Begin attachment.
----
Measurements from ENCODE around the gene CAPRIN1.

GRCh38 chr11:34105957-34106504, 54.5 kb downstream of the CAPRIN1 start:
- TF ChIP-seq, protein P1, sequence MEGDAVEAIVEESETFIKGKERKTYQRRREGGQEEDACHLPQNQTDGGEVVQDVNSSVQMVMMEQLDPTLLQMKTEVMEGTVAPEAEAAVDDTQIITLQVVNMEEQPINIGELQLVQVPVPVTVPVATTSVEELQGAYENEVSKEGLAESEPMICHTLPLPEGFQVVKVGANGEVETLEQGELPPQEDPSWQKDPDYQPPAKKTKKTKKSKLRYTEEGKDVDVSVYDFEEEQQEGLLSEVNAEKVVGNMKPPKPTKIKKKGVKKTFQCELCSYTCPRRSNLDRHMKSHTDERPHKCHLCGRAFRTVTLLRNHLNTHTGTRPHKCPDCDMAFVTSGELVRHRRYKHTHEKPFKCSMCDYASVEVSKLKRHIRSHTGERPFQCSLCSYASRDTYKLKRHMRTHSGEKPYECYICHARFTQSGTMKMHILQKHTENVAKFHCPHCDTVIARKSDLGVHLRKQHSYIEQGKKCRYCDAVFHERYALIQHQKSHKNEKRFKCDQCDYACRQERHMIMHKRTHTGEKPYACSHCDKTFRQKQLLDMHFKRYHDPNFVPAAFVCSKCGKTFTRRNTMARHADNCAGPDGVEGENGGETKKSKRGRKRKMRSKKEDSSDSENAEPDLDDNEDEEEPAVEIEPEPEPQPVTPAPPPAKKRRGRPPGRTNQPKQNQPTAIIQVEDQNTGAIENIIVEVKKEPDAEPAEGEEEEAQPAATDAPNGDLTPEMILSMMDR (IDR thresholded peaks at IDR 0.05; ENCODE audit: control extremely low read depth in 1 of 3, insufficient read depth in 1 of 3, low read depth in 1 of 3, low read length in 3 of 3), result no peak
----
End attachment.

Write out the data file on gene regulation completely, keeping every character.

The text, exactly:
Measurements from ENCODE around the gene CAPRIN1.

GRCh38 chr11:34105957-34106504, 54.5 kb downstream of the CAPRIN1 start:
- TF ChIP-seq, protein P1, sequence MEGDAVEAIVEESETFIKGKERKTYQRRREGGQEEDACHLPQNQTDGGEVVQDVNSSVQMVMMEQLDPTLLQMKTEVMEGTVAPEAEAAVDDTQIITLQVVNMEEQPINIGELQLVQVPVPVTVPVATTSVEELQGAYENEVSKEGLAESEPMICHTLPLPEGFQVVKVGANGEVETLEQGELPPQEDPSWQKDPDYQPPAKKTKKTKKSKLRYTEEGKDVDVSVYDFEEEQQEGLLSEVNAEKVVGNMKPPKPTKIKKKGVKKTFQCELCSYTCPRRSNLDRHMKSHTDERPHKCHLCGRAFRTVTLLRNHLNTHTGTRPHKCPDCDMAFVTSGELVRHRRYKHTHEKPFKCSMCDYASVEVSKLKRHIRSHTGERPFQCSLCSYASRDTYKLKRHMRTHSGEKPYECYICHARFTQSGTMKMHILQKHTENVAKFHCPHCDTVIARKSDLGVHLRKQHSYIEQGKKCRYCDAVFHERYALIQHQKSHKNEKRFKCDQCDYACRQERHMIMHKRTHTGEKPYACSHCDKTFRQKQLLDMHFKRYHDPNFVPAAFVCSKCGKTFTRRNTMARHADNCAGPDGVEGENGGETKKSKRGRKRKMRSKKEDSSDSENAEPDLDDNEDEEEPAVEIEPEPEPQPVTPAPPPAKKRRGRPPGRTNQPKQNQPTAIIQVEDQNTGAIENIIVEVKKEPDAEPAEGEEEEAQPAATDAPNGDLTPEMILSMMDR (IDR thresholded peaks at IDR 0.05; ENCODE audit: control extremely low read depth in 1 of 3, insufficient read depth in 1 of 3, low read depth in 1 of 3, low read length in 3 of 3), result no peak